I have already had some questions about how we will use our personal blogs in the course. Since we are all going to be new to this format at the same time, I want to share some of my vision. All good teachers modify and adjust, so I imagine some of that will be happening as well.
- Consider your blog to be your opportunity to write your response to the reading. I would suggest you think of your posts as a response paper that is written in language that sounds “business casual” (I am pretty sure I am stealing that image from Dr. Forsyth). There is so much sloppy writing that dives into narcissism on the Internet. That is not what we are looking for. We are looking for coherent essays that put forth ideas, questions, criticisms, concerns, connections, etc. I am not interested in contributing to the pool of crappy writing on the Internet. If you need to compose in Word, go for it. I think there might be some wonky transition to the blog, but I am less concerned with visual appeal and more concerned with strong ideas that are interesting, engaging, AND well-written.
- I envision your blog posts to say the things you would bring to the table during a seminar discussion. Remember, we won’t have the chance to sit in Lytle and enjoy its peas and carrots carpeting, so you need to be heard through your blog. Bring to your blog what you would bring to the table for a graduate course discussion.
- We will all be responsible for following each other’s blog. I expect you to subscribe to this blog and your classmates’ blogs (I will post a list of them once I hear from everyone) so that you can receive emails when a peer has posted. Basically, our conversation will go on all week instead of three hours at a pop. My plan is to put aside a few hours that are dedicated to reading and replying to your peers’ work just as you would schedule time to be in a classroom. I suggest you block out time in your weekly schedule and not leave your reading and response to the last minute.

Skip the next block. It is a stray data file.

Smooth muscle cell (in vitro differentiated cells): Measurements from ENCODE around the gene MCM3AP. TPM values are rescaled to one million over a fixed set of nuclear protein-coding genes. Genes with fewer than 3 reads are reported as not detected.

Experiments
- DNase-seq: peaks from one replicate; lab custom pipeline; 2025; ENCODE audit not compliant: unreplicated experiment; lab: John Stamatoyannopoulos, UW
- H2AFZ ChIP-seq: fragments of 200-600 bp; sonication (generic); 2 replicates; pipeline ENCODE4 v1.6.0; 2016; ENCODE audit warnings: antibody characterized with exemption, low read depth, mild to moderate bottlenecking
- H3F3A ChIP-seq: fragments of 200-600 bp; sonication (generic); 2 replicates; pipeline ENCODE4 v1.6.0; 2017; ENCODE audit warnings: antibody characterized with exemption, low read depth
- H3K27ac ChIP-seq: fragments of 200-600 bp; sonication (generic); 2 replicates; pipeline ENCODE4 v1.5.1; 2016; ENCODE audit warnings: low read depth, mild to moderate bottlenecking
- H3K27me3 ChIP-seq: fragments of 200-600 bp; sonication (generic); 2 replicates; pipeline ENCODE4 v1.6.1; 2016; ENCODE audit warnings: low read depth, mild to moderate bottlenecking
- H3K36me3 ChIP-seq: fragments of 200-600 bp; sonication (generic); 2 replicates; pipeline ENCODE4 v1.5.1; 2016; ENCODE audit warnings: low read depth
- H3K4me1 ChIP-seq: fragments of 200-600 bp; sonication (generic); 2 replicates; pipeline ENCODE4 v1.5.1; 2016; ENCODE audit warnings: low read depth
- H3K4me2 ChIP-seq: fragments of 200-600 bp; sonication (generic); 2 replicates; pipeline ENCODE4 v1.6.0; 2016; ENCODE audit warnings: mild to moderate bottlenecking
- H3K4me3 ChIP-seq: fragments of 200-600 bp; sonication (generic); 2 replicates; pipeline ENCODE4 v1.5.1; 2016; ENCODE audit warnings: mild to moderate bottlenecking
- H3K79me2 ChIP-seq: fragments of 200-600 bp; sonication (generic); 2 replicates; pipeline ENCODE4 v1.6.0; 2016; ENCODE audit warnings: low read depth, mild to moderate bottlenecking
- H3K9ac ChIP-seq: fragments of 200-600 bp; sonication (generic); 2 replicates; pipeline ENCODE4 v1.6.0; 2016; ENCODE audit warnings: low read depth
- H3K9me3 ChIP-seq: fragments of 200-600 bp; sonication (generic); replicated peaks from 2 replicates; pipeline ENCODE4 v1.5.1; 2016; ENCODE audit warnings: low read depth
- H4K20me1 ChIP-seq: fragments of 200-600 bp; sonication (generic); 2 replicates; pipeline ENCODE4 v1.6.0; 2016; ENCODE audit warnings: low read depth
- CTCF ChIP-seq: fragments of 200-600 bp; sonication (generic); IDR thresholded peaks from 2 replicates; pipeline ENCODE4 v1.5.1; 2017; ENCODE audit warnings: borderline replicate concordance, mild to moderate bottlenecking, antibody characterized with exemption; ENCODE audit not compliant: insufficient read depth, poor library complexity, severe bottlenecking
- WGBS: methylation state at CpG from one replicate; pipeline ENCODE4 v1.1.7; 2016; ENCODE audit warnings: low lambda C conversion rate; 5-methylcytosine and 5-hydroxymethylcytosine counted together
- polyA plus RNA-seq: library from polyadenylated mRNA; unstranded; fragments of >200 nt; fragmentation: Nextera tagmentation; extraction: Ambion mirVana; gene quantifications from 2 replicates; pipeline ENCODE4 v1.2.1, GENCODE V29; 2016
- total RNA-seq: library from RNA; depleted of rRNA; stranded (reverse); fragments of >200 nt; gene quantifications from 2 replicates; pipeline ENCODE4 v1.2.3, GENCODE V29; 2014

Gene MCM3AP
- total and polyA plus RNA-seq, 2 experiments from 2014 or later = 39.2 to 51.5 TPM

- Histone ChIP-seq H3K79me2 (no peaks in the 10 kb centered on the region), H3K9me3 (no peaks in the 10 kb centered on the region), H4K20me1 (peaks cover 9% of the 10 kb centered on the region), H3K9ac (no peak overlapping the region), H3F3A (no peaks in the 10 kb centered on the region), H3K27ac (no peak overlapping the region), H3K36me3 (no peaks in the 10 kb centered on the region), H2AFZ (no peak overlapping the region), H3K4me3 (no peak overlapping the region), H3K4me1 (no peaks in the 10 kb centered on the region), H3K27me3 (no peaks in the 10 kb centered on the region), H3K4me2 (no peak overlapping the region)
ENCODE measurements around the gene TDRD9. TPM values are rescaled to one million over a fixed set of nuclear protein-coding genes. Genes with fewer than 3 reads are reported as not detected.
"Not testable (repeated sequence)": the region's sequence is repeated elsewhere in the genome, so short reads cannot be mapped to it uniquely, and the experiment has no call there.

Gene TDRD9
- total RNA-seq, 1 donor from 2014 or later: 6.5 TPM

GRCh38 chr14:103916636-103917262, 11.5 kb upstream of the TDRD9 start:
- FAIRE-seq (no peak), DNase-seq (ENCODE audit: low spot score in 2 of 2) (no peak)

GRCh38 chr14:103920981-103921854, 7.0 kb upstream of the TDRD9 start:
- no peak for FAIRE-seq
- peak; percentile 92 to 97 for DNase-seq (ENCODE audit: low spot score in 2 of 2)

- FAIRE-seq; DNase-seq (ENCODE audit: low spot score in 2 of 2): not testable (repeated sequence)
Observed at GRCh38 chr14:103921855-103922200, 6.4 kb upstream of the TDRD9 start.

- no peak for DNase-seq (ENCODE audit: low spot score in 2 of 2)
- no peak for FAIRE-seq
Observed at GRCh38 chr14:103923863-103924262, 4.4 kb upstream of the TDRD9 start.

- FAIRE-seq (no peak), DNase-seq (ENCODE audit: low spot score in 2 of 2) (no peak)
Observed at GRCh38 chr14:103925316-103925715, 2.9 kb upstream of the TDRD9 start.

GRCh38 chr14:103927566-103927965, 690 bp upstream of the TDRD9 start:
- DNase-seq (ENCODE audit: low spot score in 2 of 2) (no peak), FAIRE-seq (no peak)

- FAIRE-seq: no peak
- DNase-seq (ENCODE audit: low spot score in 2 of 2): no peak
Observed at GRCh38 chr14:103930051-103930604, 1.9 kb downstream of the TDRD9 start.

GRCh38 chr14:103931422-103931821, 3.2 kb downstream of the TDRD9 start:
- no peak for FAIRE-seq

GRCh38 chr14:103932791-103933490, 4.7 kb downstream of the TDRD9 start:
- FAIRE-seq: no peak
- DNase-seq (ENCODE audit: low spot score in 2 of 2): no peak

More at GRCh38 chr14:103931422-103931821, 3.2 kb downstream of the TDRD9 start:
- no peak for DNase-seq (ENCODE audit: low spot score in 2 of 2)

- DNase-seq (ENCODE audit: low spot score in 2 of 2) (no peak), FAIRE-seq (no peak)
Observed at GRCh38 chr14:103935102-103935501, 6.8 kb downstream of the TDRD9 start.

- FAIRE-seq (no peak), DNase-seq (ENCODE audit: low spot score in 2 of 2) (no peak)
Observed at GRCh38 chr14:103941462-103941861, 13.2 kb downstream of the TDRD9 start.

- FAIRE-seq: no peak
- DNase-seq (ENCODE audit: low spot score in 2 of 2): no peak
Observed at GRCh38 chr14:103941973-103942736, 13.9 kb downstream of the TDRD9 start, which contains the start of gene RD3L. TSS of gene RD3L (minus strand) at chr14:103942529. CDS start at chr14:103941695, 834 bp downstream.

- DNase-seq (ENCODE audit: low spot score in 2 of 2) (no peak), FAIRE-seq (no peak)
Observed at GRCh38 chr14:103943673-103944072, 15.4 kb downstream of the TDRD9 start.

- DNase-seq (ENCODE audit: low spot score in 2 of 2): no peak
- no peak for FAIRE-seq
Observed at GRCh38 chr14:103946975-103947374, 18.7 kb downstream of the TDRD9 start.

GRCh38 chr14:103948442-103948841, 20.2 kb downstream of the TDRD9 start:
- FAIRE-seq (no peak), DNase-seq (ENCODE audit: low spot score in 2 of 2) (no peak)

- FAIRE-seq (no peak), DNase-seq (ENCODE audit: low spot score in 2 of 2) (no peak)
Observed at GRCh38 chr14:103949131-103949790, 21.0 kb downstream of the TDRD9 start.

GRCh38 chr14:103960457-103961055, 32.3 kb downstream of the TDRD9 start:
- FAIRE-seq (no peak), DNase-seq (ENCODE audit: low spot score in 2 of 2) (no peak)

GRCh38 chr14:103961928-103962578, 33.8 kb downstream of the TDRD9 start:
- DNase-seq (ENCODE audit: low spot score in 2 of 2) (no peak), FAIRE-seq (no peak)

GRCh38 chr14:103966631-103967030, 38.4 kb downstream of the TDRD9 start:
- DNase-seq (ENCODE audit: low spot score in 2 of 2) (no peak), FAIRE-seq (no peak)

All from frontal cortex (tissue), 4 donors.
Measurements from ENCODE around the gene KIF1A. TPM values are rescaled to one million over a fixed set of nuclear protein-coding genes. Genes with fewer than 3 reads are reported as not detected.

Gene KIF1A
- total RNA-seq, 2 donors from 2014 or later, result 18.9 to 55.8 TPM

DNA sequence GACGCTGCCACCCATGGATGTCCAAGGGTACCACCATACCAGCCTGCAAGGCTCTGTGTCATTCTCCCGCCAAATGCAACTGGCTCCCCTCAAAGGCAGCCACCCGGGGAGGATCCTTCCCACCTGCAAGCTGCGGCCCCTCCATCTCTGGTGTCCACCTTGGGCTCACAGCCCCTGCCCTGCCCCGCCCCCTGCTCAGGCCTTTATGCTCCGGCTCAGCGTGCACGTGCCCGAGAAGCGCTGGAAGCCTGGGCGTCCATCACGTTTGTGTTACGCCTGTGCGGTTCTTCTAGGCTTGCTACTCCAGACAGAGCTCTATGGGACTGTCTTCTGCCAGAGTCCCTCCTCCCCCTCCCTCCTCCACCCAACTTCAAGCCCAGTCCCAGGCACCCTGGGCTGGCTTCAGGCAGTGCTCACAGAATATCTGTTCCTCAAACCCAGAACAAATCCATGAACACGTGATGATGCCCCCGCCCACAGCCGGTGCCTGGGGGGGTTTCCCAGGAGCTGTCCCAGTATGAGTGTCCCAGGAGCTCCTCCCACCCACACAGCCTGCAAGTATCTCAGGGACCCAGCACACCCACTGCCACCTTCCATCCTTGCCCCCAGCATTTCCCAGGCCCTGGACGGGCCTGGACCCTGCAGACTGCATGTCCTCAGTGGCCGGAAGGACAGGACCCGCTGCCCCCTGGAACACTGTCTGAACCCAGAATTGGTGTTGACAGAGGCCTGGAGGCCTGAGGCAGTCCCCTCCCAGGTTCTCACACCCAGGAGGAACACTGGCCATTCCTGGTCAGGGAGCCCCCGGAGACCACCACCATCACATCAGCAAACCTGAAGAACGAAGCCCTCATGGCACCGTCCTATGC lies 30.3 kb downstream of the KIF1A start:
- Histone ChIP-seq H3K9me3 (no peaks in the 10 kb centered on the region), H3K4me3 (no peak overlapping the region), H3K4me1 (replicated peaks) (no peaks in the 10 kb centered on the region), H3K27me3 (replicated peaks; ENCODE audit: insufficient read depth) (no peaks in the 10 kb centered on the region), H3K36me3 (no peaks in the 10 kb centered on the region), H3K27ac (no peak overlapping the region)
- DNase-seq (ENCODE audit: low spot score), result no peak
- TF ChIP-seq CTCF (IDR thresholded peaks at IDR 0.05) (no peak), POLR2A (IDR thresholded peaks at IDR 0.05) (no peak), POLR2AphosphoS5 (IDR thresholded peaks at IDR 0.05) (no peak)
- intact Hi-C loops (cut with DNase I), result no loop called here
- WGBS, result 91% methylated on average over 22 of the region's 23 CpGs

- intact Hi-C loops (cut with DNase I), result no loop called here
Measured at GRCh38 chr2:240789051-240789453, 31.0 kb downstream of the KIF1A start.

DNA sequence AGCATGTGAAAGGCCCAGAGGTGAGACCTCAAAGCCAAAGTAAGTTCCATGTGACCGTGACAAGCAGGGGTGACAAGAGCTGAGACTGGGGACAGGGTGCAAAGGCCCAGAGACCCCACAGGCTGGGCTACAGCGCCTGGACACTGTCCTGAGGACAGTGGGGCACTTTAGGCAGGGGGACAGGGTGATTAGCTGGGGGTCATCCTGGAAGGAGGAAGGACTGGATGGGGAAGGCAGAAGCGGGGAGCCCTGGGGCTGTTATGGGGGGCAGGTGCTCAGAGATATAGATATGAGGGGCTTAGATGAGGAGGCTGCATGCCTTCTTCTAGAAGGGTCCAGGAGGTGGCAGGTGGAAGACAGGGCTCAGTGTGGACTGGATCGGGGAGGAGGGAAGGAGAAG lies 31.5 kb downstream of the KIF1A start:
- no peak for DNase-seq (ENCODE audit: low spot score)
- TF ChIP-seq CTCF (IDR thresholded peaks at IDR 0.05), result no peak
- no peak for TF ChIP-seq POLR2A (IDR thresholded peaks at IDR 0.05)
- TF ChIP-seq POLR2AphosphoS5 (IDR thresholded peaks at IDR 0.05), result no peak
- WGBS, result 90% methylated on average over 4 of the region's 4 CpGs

- I expect that you will reply to at least two peers’ blogs per week. Again, think of this as the discussion we would normally have in class, but you have the time to really digest the responses and formulate a strong, thoughtful response. Sometimes the quick pace of class discussion can leave thoughtful people behind. I hope this format will make some of you feel more comfortable.
- Remember, the world can read what you are writing. You are young scholars who are beginning to create a body of personal scholarship. Feel free to take risks and ask questions. At the same time, remember that one of my goals is for you to have a body of work that can follow you, that you can show PhD committees and future employers as proof of your scholarship and your knowledge of new technologies.
- If EVER you have a concern, email me. We can set up a good, old-fashioned meeting in my office.